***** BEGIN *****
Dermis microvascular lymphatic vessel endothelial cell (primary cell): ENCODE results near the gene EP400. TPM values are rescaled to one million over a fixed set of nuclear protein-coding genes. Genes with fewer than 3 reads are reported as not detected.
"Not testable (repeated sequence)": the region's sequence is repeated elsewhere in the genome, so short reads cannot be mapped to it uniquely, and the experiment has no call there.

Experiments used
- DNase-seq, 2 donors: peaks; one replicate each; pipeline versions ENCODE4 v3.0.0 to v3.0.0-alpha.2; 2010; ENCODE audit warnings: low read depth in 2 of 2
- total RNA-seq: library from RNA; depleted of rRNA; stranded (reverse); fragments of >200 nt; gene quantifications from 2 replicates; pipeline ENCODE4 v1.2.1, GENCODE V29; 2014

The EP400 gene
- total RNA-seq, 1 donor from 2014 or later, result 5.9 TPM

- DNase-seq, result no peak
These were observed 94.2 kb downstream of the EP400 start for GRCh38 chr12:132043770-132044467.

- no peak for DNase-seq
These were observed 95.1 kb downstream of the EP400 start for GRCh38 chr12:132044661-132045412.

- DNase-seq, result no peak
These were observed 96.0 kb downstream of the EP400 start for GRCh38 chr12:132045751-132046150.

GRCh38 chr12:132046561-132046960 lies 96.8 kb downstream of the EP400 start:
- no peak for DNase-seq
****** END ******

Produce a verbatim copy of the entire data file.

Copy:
Dermis microvascular lymphatic vessel endothelial cell (primary cell): ENCODE results near the gene EP400. TPM values are rescaled to one million over a fixed set of nuclear protein-coding genes. Genes with fewer than 3 reads are reported as not detected.
"Not testable (repeated sequence)": the region's sequence is repeated elsewhere in the genome, so short reads cannot be mapped to it uniquely, and the experiment has no call there.

Experiments used
- DNase-seq, 2 donors: peaks; one replicate each; pipeline versions ENCODE4 v3.0.0 to v3.0.0-alpha.2; 2010; ENCODE audit warnings: low read depth in 2 of 2
- total RNA-seq: library from RNA; depleted of rRNA; stranded (reverse); fragments of >200 nt; gene quantifications from 2 replicates; pipeline ENCODE4 v1.2.1, GENCODE V29; 2014

The EP400 gene
- total RNA-seq, 1 donor from 2014 or later, result 5.9 TPM

- DNase-seq, result no peak
These were observed 94.2 kb downstream of the EP400 start for GRCh38 chr12:132043770-132044467.

- no peak for DNase-seq
These were observed 95.1 kb downstream of the EP400 start for GRCh38 chr12:132044661-132045412.

- DNase-seq, result no peak
These were observed 96.0 kb downstream of the EP400 start for GRCh38 chr12:132045751-132046150.

GRCh38 chr12:132046561-132046960 lies 96.8 kb downstream of the EP400 start:
- no peak for DNase-seq